Herman Ronnenberg

Herman Wiley Ronnenberg, 68, of Troy

Herman Ronnenberg pic

After a long and brave battle with cancer, Herman Wiley Ronnenberg, Ph.D., passed away on Tuesday, June 2, 2015, at the age of 68 with his son and daughter by his side.  He is survived by his son, Wiley Ronnenberg, his three grandchildren, Corey, Jessica and Logan, and his great-grandson Atlas.  He is also survived by his daughter, Heather Ronnenberg Caton, son-in-law, Jeff, and his grandson, Erik.  His beloved dog Shadow, has a permanent home with Heather’s family.

Herman wore many hats in his lifetime, including teacher, librarian, professor, restaurant and bar owner, historical writer, bookstore owner and publisher.  However, what he was most known for was his passion for beer and brewing, earning him the moniker, “Dr. Beer.”

Over his lifetime, Herman amassed an extensive collection of beer memorabilia, including cans and bottles, openers, signs, books, and anything else he could find relating to beer.  He was very proud of his collection and built a museum at his home in Troy, Idaho, to accommodate it.

After receiving his Ph.D. from the University of Idaho, Herman dedicated his life to the research and history of beer and brewing in Idaho.  He wrote and published numerous books on the subject.  In 2014, Herman was honored with the prestigious Esto Perpetua Award from the Idaho State Historical Society for his lifetime work with Idaho Brewing history.

A celebration of Herman’s life will be held Saturday, June 20, at Schierman’s Clubhouse and Event Center, located at 3225 Robinson Park Road, in Moscow, Idaho from 2 p.m. to 6 p.m.  His friends and family are invited to come share a story and a six-pack of his or her favorite beer.  In lieu of flowers, donations can be made to the Troy Historical Society at P.O. Box 351, Troy, ID 83871.

7 Responses to Herman Ronnenberg

  1. Delbert Wall says:

    To Herman’s family , you have my prayers and condolences at this difficult time . Herman and I were childhood friends beginning at a very young age and lasting until our middle high school years . This was in the small town of Evansville , Illinois located in southern Illinois . Around 1963 Herman with is family moved to southern California . Many years past and we found one another on the internet and stayed in touch with each other . I was sadden to learn of his ill health and his battle being lost . Many years ago , Herman was my best friend and I still have fond memories of that friendship today .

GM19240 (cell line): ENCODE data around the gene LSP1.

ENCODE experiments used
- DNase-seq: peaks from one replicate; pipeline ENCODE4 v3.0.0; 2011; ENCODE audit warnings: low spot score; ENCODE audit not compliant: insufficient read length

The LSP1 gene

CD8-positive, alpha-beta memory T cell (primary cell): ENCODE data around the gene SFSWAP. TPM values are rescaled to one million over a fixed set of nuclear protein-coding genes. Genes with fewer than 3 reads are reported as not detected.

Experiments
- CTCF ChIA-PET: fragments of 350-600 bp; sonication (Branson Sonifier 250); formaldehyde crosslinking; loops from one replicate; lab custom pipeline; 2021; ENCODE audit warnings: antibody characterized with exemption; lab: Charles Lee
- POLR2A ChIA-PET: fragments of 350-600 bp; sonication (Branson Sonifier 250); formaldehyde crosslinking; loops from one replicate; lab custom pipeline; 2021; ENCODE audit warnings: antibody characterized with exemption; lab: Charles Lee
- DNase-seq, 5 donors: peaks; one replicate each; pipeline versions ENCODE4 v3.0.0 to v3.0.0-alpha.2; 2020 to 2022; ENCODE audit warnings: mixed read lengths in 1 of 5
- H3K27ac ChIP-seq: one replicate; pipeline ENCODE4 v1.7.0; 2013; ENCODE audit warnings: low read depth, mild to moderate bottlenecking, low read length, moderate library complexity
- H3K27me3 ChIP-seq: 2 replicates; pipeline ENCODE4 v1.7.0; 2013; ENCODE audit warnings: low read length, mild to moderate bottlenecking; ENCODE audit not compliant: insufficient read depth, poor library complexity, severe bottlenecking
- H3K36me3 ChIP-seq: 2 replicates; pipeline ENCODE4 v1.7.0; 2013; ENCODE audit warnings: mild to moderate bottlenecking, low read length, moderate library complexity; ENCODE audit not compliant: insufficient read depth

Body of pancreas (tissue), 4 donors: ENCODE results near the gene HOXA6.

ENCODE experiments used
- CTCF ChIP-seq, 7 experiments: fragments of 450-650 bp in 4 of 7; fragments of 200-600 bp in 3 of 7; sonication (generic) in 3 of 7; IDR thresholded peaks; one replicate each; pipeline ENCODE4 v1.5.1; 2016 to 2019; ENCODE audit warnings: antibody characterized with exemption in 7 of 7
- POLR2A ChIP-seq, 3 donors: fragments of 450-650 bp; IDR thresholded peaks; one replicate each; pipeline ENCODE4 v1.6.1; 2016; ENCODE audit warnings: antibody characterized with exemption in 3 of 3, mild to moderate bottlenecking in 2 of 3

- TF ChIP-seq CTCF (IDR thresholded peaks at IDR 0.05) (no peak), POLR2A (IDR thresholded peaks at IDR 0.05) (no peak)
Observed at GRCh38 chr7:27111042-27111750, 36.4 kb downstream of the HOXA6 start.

2. Jim Massey, DuBuque,Iowa says:

    Very sorry to hear of Herman’s passing.

  3. Ralph Nielsen says:

    I remember Herman with great fondness as a librarian at the University of Idaho Library. My condolences to his family.

  4. Steven Talbott of Oregon says:

    My sympathies and prayers go out to Dr. Ronnenberg’s family, children and Grandchildren. Although we’d never met, Hermann & I had been in contact by exchanges of emails this year. I was going to take the opportunity to meet him and visit his beer-museum in July. I’m disappointed that we’ll miss that opportunity to meet in person. I learned much from reading 2 of his books. He is a well researched author regarding pre-prohibition Breweries. He will be missed. Cheers & Ein Prosit to his life and contributions!

  5. Susan Appel says:

    My sincere condolences to Herman’s family and friends. I knew him as a brewery writer from my own involvement with brewery architecture. He asked me to consult on his dissertation, and I was happy to help. After that we stayed in touch by email, and he provided me with copies of many of his books and annual reviews of his activities in the form of his remarkable Christmas letters. We finally met once, at a brewery collectors conference, and I found him a personable and entertaining man. I know he’ll be missed, not only by his family, but also by a wider audience for his very good life’s work. Rest in peace, my friend. Susan Appel (Illinois)

  6. Doug Hoverson, of Minneapolis says:

    It was a great pleasure getting to know Herman during the past decade through our shared passion for brewery history. As book reviewer for American Breweriana Journal, I had the pleasure of reading several of his books, and was always impressed both by the thoroughness of his research and the way in which he made western history come alive. Some of the stories he recounted would have been considered too implausible for movies or television, yet his documentation showed they were as authentic as they were unbelievable. I enjoyed having lunch or dinner over a beer with him in several brewpubs around the country, and offer my sincere condolences to his family and friends. I will be speaking at a beer festival at the same time as celebration of his life on the 20th, and I will be sure to offer a toast to Herman, his work, and his memory.

  7. Scott Ollar says:

    I was a non-traditional student of ‘Docs’ here at the UI, and discovered we are both from southern IL, he from Chester and I from Carbondale. Doc taught me much about history, writing, life, and was always a joy to visit with before or after class.
    Another good educator gone….he will be missed. I brought him back a beer made in so. IL (a Saluki (go Dawgs) beer) and was looking up his contact info so I could deliver in person. Sniff.
    Scott (7/15/15)

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